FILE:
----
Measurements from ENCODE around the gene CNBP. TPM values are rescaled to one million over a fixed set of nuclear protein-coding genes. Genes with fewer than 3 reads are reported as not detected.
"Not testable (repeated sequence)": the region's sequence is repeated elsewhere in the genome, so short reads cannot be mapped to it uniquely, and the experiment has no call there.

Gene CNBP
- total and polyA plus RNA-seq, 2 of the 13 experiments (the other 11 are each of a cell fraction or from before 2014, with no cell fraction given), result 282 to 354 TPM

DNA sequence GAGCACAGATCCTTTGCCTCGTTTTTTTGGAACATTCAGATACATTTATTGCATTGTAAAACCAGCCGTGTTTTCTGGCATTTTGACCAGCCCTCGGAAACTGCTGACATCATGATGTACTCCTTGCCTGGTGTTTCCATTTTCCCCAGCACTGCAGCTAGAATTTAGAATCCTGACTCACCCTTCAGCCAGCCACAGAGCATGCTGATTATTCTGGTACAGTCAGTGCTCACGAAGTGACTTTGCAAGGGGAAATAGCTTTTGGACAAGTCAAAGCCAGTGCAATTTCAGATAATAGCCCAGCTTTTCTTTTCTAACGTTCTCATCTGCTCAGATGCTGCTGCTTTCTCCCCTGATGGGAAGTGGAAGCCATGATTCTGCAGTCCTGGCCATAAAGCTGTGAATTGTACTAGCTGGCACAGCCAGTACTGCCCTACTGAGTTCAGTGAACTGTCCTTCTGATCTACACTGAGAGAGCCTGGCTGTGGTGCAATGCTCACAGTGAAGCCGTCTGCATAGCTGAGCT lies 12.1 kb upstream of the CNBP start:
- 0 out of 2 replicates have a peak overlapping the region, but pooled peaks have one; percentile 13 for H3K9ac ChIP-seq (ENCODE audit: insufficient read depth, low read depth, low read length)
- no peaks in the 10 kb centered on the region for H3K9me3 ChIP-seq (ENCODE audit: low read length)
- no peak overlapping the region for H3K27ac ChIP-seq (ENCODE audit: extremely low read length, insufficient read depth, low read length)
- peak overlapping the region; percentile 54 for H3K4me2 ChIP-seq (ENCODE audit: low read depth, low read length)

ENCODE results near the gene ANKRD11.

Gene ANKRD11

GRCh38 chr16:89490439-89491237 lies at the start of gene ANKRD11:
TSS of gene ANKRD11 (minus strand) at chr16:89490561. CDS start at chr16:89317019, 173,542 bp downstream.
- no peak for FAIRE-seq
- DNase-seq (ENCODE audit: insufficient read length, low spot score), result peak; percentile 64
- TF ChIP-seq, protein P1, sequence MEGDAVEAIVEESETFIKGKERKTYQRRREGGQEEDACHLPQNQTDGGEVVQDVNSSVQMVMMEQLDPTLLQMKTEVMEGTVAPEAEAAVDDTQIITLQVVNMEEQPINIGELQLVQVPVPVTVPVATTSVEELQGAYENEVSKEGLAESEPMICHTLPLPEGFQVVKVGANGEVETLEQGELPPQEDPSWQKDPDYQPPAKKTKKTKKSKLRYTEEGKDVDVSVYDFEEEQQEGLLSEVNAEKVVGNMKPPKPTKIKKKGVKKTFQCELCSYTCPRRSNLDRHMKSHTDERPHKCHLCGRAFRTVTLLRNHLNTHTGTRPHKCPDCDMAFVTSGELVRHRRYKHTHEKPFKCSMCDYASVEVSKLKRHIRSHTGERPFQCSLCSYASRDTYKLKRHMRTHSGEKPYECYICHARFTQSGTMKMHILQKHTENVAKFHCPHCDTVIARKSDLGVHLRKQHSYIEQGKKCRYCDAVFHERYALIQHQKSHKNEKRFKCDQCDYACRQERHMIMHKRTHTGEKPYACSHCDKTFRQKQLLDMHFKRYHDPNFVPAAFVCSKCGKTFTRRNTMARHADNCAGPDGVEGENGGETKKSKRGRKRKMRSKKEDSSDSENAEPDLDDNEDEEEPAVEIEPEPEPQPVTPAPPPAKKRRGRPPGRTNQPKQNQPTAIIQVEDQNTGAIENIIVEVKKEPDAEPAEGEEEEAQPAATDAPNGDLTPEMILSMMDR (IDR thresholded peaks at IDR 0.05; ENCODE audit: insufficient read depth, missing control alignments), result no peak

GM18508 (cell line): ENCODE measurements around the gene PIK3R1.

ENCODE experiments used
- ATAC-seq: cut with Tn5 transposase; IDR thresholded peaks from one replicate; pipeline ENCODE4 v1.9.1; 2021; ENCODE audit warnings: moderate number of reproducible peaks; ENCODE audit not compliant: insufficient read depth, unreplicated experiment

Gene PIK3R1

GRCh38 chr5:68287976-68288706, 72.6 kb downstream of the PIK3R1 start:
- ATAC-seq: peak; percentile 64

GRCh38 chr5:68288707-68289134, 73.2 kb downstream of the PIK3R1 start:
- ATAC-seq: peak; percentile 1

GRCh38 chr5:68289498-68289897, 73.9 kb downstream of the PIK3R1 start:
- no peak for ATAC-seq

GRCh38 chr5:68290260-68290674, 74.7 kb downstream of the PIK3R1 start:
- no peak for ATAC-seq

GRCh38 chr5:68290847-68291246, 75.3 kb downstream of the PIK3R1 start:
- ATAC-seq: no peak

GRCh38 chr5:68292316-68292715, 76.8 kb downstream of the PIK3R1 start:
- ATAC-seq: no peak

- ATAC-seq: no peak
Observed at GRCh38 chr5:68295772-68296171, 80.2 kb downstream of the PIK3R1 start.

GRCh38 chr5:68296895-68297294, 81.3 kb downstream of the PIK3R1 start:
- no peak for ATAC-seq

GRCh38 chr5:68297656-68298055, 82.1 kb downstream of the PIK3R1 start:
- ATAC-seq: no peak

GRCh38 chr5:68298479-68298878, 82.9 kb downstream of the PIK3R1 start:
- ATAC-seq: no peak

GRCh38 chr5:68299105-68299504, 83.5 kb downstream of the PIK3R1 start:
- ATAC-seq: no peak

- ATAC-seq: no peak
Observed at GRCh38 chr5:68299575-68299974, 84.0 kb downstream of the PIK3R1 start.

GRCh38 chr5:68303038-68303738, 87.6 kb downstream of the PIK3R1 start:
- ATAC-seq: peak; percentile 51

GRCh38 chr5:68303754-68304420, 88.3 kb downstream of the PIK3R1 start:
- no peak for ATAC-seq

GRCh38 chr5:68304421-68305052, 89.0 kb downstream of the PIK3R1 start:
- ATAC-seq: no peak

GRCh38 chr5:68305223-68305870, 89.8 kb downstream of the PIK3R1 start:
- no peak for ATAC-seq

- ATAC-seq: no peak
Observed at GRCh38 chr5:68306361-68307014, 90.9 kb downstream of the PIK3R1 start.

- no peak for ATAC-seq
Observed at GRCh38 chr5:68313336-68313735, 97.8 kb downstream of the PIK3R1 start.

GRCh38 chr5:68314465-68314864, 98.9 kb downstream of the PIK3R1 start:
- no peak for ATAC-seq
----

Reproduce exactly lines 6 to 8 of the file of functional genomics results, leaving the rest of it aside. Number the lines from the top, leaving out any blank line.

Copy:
- 0 out of 2 replicates have a peak overlapping the region, but pooled peaks have one; percentile 13 for H3K9ac ChIP-seq (ENCODE audit: insufficient read depth, low read depth, low read length)
- no peaks in the 10 kb centered on the region for H3K9me3 ChIP-seq (ENCODE audit: low read length)
- no peak overlapping the region for H3K27ac ChIP-seq (ENCODE audit: extremely low read length, insufficient read depth, low read length)